Beverages
Osteria Istriana
line_gbg68.gif (1697 bytes)

Black Elder (Sambuco nigra) Wine

The following recipes are not of Istrian origin, but since the main ingredient is found there, they are of general interest.

Article:

Recipes:

Old Elder Wine # 1

'To every quart of berries put 2 quarts of water; boil half an hour, run the liquor and break the fruit through a hair sieve; then to every quart of juice, put 3/4 of a pound of Lisbon sugar, coarse, but not the very coarsest. Boil the whole a quarter of an hour with some Jamaica peppers, ginger, and a few cloves. Pour it into a tub, and when of a proper warmth, into the barrel, with toast and yeast to work, which there is more difficulty to make it do than most other liquors. When it ceases to hiss, put a quart of brandy to eight gallons and stop up. Bottle in the spring, or at Christmas. The liquor must be in a warm place to make it work.'

The following recipe for making Elder Wine is given by Mrs. Hewlett in a work entitled Cottage Comforts:

'If two gallons of wine are to be made, get one gallon of Elderberries, and a quart of damsons, or sloes; boil them together in six quarts of water, for half an hour, breaking the fruit with a stick, flat at one end; run off the liquor, and squeeze the pulp through a sieve, or straining cloth; boil the liquor up again with six pounds of coarse sugar, two ounces of ginger, two ounces of bruised allspice, and one ounce of hops; (the spice had better be loosely tied in a bit of muslin); let this boil above half an hour; then pour it off, when quite cool, stir in a teacupful of yeast, and cover it up to work. After two days, skim off the yeast, and put the wine into the barrel, and when it ceases to hiss, which will be in about a fortnight, paste a stiff brown paper over the bung-hole. After this, it will be fit for use in about 8 weeks, but will keep 8 years, if required. The bag of spice may be dropped in at the bung-hole, having a string fastened outside, which shall keep it from reaching the bottom of the barrel.'

Old Elder Wine # 2

'Strip the berries, which must be quite ripe, into a dry pan and pour 2 gallons of boiling water over 3 gallons of berries. Cover and leave in a warm place for 24 hours; then strain, pressing the juice well out. Measure it and allow 3 pounds of sugar, half an ounce of ginger and 1/4 ounce of cloves to each gallon. Boil for 20 minutes slowly, then strain it into a cask and ferment when lukewarm. Let it remain until still, before bunging, and bottle in six months.

'If a weaker wine is preferred, use 4 gallons of water to 3 gallons of berries and leave for two days before straining.

'If a cask be not available, large stone jars will answer: then the wine need not be bottled.' Parkinson tells us that fresh Elder Flowers hung in a vessel of new wine and pressed every evening for seven nights together, 'giveth to the wine a very good relish and a smell like Muscadine.' Ale was also infused with Elder flowers.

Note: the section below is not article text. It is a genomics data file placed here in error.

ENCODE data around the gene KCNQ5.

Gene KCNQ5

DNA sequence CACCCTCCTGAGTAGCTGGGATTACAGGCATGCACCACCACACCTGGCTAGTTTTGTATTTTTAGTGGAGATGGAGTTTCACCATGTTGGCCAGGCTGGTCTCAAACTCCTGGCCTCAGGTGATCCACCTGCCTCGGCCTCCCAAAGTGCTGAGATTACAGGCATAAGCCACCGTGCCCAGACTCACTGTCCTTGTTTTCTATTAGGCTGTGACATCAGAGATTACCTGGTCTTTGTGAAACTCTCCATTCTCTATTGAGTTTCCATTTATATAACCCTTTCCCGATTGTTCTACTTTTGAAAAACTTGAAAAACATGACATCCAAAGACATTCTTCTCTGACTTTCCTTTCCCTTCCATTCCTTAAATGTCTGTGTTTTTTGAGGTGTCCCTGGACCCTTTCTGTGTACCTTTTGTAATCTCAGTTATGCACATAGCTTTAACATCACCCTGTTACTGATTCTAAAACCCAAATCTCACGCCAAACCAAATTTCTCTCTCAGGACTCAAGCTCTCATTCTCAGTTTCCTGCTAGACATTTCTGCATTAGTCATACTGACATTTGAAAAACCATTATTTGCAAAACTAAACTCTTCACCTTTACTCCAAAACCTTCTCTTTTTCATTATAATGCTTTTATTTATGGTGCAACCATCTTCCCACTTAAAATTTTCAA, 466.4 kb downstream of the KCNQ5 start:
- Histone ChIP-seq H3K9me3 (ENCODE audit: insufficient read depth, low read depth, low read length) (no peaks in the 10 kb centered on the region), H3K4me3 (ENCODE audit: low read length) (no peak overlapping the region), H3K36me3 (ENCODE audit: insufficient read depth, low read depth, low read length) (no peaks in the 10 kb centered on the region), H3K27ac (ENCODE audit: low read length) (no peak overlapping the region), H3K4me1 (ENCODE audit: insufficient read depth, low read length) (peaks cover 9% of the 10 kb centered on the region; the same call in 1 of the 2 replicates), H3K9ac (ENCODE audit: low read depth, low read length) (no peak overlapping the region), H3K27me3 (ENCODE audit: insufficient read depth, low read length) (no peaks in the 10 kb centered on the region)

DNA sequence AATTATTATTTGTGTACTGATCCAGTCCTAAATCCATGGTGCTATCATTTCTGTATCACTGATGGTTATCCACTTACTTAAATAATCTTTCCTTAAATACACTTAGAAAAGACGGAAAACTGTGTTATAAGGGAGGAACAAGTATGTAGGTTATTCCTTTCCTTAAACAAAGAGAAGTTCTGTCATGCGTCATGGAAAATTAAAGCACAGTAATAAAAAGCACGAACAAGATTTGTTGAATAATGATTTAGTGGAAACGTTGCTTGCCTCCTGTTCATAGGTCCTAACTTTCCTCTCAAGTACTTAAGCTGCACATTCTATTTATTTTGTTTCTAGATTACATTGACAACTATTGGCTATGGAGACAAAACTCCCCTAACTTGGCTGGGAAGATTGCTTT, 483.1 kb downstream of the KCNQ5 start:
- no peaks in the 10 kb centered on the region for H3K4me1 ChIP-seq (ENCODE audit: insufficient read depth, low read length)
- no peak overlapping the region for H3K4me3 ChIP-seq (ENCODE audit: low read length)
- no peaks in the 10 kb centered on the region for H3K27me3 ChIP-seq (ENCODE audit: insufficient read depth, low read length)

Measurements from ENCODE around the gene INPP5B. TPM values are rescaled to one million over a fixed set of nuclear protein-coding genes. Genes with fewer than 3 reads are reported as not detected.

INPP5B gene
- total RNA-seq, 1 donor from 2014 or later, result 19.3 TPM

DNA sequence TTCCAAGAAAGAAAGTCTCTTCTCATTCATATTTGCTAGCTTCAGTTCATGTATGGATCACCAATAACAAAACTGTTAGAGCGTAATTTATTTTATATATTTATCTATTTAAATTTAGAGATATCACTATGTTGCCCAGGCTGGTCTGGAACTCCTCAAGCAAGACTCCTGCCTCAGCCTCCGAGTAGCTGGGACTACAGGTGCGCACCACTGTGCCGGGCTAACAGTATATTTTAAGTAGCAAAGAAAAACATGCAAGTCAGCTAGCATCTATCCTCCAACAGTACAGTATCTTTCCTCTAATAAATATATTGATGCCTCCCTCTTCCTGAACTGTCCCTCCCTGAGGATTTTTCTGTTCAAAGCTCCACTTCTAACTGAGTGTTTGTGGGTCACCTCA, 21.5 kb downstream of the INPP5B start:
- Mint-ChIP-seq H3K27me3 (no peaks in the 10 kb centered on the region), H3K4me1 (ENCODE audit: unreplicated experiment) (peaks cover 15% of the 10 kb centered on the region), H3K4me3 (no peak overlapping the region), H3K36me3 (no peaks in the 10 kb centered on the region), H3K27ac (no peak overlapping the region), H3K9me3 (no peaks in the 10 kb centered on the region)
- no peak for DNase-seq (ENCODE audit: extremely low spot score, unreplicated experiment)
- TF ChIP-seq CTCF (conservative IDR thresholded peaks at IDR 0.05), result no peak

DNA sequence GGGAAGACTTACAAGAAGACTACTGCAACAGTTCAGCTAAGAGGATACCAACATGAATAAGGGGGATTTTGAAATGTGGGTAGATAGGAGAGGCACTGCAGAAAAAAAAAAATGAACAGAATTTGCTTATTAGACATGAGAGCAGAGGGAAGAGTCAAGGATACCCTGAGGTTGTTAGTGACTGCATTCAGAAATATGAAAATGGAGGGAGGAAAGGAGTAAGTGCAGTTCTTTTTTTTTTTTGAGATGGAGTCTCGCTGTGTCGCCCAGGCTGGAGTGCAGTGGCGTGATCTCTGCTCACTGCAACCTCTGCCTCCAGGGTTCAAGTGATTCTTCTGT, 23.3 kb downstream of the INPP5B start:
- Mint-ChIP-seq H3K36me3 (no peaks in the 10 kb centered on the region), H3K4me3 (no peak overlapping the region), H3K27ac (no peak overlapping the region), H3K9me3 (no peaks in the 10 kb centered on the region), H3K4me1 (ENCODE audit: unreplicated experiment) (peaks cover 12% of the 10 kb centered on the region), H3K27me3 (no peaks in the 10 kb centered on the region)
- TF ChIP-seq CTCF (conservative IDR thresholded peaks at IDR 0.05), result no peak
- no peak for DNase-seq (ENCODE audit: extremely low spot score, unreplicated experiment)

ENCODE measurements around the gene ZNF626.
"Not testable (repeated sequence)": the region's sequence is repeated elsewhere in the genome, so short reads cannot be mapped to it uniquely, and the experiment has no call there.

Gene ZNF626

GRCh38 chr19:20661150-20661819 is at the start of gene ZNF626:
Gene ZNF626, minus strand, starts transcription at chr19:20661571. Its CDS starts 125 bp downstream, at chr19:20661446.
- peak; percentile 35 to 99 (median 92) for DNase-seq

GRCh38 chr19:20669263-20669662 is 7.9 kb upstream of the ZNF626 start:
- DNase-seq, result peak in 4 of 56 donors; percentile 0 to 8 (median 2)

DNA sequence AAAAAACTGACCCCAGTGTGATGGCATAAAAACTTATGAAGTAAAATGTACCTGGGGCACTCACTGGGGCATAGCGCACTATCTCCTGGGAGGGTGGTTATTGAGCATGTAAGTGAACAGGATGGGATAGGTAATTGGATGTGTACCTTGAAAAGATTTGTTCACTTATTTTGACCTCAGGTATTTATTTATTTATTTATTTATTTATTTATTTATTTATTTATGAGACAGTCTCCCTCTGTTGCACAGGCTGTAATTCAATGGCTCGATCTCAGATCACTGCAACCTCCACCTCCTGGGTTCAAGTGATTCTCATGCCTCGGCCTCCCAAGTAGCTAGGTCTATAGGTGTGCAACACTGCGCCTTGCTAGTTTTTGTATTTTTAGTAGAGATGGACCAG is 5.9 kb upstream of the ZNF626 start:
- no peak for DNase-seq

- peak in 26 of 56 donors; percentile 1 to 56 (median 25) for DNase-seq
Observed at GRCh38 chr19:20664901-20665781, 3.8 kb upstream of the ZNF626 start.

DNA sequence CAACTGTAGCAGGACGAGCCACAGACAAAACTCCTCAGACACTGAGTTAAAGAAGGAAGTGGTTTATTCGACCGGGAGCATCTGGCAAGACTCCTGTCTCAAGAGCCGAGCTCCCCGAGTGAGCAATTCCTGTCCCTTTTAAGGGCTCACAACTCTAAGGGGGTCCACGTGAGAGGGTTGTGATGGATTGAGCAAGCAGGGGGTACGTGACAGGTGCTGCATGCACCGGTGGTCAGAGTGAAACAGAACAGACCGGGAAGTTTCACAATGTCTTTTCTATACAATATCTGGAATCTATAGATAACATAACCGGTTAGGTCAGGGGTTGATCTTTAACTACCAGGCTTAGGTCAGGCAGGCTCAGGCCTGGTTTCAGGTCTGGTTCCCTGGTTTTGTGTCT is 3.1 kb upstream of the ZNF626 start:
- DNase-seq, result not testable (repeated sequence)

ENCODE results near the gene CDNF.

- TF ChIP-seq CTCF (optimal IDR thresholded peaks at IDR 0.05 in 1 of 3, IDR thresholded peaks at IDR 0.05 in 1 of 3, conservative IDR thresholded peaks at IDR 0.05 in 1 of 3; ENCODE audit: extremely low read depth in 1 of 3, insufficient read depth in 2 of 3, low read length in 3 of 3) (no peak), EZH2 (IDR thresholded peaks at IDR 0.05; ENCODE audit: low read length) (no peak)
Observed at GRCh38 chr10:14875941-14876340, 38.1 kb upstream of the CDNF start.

The berries make good pies, if blended with spices, and formerly used to be preserved with spice and kept for winter use in pies when fruit was scarce. Quite a delicious jam can also be made of them, mixed with apples, which has much the flavour of Blackberry jam. They mix to very great advantage with Crab Apple, or with the hard Catillac cooking Pear, or with Vegetable Marrow, and also with Blackberries or Rhubarb.

The Fruit Preserving Section of the Food Ministry issued during the War the following recipe for Elderberry and Apple Jam:

6 lb. Elderberries, 6 lb. sliced apples, 12 lb. sugar. Make a pulp of the apples by boiling in water till soft and passing through a coarse sieve to remove any seeds or cores.

The Elderberries should also be stewed for half an hour to soften them. Combine the Apple pulp, berries and sugar and return to the fire to boil till thick.

Old Elder Wine # 3

Equal quantities of Elderberries and Apples, 3/4 lb. sugar and one lemon to each pound of fruit. Strip the berries from the stalks, peel, core and cut up the apples and weigh both fruits. Put the Elderberries into a pan over low heat and bruise them with a wooden spoon. When the juice begins to flow, add the Apples and one-third of the sugar and bring slowly to the boil. When quite soft, rub all through a hair sieve. Return the pulp to the pan, add the rest of the sugar, the grated lemon rind and juice and boil for half an hour, or until the jam sets when tested. Remove all scum, put into pots and cover.

Sources:

  • Text - planetherbs.com - http://www.planetherbs.com/showcase/docs/elder.html
  • Image - http://www.first-nature.com/trees/sambucus_nigra.htm

Main Menu


This page compliments of Marisa Ciceran

Created: Friday, September 22, 2006; Last updated: Monday December 31, 2012
Copyright 1998 IstriaNet.org, USA